The Okayest President … literally.
Martin Van Buren, the eighth President of the United States, had a fairly forgettable time in the White House, but he is responsible for a word that has far outlived him and his legacy as chief executive. Van Buren, as the story goes, is responsible for the word, ‘okay.’
During his bid for a second term as president in 1840, Van Buren’s campaign searched for a gimmick or nickname for the president to help boost his appeal. The settled name was “Old Kinderhook,” a reference to Van Buren’s hometown of Kinderhook, New York. The president’s supporters around the country developed “OK Clubs,” which attempted to rally support for their candidate. The principle was to establish the idea that Old Kinderhook, or OK, was “all correct.”
Wait, why would people associated “OK” with “all correct?” Because, apparently, some newspapers at the time had developed a quirky form of shorthand that purposely used misspelled items like “oll korrect” and abbreviated them. Apparently, 19th century Americans developed a strange fascination with abbreviations, but considering 21st century America’s obsession with LOL, I don’t suppose I can throw too many rocks.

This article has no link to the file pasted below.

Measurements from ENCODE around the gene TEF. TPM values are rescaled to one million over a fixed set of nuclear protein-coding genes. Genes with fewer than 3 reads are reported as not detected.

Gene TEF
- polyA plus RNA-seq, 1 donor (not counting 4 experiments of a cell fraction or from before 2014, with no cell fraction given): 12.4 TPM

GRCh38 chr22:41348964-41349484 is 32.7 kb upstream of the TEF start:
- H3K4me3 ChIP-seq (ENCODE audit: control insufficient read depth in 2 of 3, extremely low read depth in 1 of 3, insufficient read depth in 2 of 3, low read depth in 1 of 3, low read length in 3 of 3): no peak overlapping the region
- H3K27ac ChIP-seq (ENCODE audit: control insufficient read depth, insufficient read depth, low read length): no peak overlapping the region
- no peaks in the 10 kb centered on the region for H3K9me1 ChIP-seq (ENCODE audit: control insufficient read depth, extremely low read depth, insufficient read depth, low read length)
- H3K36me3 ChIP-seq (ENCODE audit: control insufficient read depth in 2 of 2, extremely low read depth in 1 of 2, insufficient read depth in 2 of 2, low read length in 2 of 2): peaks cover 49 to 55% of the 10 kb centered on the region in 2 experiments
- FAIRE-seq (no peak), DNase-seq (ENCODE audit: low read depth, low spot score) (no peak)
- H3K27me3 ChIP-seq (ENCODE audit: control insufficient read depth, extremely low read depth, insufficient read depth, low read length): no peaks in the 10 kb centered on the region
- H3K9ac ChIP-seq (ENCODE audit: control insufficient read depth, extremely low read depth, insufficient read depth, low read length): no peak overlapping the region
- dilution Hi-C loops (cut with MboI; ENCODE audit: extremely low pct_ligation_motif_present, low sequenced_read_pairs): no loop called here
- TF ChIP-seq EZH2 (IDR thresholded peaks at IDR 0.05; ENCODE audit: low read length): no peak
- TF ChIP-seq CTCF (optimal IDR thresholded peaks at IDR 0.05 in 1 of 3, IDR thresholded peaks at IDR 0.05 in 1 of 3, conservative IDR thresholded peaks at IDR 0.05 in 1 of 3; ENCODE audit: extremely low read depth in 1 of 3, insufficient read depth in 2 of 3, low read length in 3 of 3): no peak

So, America was supposed to associated Old Kinderhook Martin Van Buren with “all correct.” Except it didn’t happen. Critics of Van Buren connected him to his predecessor and political ally, Andrew Jackson, who notoriously lacked any formal education (and apparently any spelling skills). Newspaper editors mocked Jackson, claiming he signed all his presidential papers “OK” because he thought it meant “ole kurrek.”
It probably didn’t help matters that Van Buren’s first language was Dutch. In the end, voters didn’t seem to think much of Van Buren or that he was ‘okay’ because they went with “Tippacanoe and Tyler, too.”